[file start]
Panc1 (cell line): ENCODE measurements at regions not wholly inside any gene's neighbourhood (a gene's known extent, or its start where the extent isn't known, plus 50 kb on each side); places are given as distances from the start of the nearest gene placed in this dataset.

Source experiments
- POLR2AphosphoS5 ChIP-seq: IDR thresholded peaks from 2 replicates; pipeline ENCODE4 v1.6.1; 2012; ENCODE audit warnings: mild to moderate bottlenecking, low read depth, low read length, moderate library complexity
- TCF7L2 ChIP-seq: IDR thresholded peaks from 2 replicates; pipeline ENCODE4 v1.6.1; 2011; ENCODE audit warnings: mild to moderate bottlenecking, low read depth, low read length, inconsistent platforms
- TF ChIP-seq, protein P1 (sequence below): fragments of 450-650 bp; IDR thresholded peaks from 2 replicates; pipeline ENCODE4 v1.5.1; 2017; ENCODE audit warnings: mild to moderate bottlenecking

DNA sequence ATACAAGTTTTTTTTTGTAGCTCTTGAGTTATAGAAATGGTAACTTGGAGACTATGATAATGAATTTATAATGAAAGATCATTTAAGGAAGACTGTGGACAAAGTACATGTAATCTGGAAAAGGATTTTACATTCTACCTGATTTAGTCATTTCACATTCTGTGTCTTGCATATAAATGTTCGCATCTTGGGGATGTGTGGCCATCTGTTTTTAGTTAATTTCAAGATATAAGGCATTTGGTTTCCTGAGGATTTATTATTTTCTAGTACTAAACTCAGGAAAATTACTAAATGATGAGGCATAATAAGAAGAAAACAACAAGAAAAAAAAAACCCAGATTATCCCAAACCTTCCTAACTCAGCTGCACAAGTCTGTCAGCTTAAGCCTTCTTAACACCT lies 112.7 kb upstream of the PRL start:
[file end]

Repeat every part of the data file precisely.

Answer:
Panc1 (cell line): ENCODE measurements at regions not wholly inside any gene's neighbourhood (a gene's known extent, or its start where the extent isn't known, plus 50 kb on each side); places are given as distances from the start of the nearest gene placed in this dataset.

Source experiments
- POLR2AphosphoS5 ChIP-seq: IDR thresholded peaks from 2 replicates; pipeline ENCODE4 v1.6.1; 2012; ENCODE audit warnings: mild to moderate bottlenecking, low read depth, low read length, moderate library complexity
- TCF7L2 ChIP-seq: IDR thresholded peaks from 2 replicates; pipeline ENCODE4 v1.6.1; 2011; ENCODE audit warnings: mild to moderate bottlenecking, low read depth, low read length, inconsistent platforms
- TF ChIP-seq, protein P1 (sequence below): fragments of 450-650 bp; IDR thresholded peaks from 2 replicates; pipeline ENCODE4 v1.5.1; 2017; ENCODE audit warnings: mild to moderate bottlenecking

DNA sequence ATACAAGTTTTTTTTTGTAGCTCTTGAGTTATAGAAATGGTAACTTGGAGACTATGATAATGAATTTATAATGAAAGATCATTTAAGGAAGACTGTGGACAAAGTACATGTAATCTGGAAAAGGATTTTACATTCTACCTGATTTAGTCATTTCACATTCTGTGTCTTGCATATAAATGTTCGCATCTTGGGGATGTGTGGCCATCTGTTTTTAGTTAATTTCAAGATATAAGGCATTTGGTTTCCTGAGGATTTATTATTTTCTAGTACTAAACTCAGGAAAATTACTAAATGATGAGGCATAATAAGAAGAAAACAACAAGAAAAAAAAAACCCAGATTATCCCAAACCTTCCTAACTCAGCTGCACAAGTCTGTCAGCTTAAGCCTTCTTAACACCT lies 112.7 kb upstream of the PRL start: